Let$f\left( x \right) = x\sin \pi x,{\text{ }}x > 0$ . Then for all natural numbers $n,{\text{ }}f'\left( x \right)$ vanishes at:
(A). A unique point in the interval $\left( {n,n + \dfrac{1}{2}} \right)$
(B). A unique point in the interval $\left( {n + \dfrac{1}{2},n + 1} \right)$
(C). A unique point in the interval$\left( {n,n + 1} \right)$
(D). Two points in the interval $\left( {n,n + 1} \right)$

Answer Verified Verified
Hint- To solve this question first we have to find the differentiation of the given function, then equate this to zero. and we get the required answer.

Complete step-by-step solution -

Now given that,
$f\left( x \right) = x\sin \pi x,{\text{ }}x > 0$
And we have to find $f'\left( x \right)$
Now to differentiate it we will apply product rule.
According to product rule,
$\dfrac{{d\left( {uv} \right)}}{{dx}} = u\dfrac{{dv}}{{dx}} + v\dfrac{{du}}{{dx}}$
  \dfrac{{df\left( x \right)}}{{dx}} = f'\left( x \right) = \sin \left( {\pi x} \right) \cdot \dfrac{{dx}}{{dx}} + x\dfrac{{d\sin \left( {\pi x} \right)}}{{dx}} \\
  {\text{or }}f'\left( x \right) = \sin \left( {\pi x} \right) + x\dfrac{{d\sin \left( {\pi x} \right)}}{{d\left( {\pi x} \right)}} \times \dfrac{{d\left( {\pi x} \right)}}{{dx}}{\text{ }}\left( {{\text{By chain rule}}} \right){\text{ }} \\
  {\text{or }}f'\left( x \right) = \sin \left( {\pi x} \right) + x\cos \left( {\pi x} \right) \cdot \pi \\
  {\text{or }}f'\left( x \right) = \sin \left( {\pi x} \right) + \cos \pi x\left( {\pi x} \right) \\
Now we have to find $f'\left( x \right)$ vanishes at, for that we will put the value of $f'\left( x \right) = 0$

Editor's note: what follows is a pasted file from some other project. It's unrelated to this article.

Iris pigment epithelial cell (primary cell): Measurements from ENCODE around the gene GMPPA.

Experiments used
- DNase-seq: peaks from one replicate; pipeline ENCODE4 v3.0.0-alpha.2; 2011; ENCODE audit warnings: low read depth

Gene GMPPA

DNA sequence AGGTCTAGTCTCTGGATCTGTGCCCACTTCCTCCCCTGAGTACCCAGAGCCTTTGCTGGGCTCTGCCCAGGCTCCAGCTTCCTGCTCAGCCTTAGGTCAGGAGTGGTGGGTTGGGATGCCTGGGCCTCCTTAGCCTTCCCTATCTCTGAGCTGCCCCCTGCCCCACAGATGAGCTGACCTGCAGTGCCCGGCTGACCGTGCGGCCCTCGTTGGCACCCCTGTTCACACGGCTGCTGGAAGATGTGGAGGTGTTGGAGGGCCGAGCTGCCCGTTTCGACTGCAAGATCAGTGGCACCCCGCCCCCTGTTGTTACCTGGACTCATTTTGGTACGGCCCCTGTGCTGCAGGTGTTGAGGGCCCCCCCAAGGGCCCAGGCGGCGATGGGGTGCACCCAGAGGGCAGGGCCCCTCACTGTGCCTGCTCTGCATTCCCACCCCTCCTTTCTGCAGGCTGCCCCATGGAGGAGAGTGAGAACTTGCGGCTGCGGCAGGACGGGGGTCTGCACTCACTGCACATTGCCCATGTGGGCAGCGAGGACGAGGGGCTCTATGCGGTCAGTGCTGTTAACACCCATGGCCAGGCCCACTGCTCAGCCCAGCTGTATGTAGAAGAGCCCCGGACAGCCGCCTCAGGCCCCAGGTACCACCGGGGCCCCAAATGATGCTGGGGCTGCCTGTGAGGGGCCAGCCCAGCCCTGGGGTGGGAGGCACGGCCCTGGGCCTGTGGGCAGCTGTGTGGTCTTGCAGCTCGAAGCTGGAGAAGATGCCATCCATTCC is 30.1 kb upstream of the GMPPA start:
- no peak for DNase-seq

f'\left( x \right) = \sin \left( {\pi x} \right) + \cos \pi x\left( {\pi x} \right) = 0 \\
  {\text{or - }}\left[ {\cos \left( {\pi x} \right)} \right]\pi x = \sin \left( {\pi x} \right) \\
  {\text{or }}\dfrac{{\sin \left( {\pi x} \right)}}{{\cos \left( {\pi x} \right)}} = - \pi x \\
  {\text{or }}\tan \left( {\pi x} \right) = - \pi x \\
Now let’s draw the graph of $\tan \left( {\pi x} \right) = - \pi x$

Now from the graph it is pretty much clear that $ - \pi x$line is cutting $\tan \pi x$ for every $n + \dfrac{1}{2}$ but $n$ belongs to natural number, so it would be cutting a unique point between $\left( {n + \dfrac{1}{2},n + 1} \right)$ because as we see that it first cuts between $\dfrac{1}{2}$ to $1$ then it again cuts somewhere at $\dfrac{3}{2}$ and so on. Therefore there is a gap of $1$
   \Rightarrow \pi x \in \left( {\dfrac{{2n + 1}}{2}\pi ,\left( {n + 1} \right)\pi } \right) \\
   \Rightarrow x \in \left( {n + \dfrac{1}{2},n + 1} \right){\text{ and also }}x \in \left( {n,n + 1} \right). \\
Therefore, the correct option will be (B) and (C).
Note- These types of questions can be solved by using the concept of maxima and minima. In this question we simply find the value of $f'\left( x \right)$ and then we observe it in the graph and we get our answer.